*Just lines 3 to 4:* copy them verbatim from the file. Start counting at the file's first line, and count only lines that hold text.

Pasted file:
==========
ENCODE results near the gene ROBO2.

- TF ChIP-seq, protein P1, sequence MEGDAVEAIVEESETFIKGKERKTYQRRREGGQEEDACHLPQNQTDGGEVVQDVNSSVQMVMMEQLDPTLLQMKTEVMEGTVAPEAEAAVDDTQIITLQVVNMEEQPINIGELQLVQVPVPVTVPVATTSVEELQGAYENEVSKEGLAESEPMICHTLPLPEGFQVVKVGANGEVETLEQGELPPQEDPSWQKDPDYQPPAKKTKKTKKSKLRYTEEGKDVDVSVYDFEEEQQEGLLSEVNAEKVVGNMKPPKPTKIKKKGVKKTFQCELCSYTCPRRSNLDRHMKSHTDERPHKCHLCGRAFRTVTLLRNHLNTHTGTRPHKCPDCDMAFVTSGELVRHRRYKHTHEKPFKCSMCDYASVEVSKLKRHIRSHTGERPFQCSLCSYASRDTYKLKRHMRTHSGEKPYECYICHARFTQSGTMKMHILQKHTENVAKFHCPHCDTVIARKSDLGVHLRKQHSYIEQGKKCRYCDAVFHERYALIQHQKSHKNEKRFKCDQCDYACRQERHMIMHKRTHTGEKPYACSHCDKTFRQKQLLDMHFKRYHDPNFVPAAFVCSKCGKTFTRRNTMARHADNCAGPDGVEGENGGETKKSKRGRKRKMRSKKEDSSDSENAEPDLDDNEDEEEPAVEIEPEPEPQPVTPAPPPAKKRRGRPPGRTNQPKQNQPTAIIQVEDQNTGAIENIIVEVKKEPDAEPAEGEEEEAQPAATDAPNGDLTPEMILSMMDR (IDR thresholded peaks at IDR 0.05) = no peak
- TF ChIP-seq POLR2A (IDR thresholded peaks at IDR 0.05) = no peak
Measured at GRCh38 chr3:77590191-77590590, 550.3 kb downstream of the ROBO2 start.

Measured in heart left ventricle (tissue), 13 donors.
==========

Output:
- TF ChIP-seq POLR2A (IDR thresholded peaks at IDR 0.05) = no peak
Measured at GRCh38 chr3:77590191-77590590, 550.3 kb downstream of the ROBO2 start.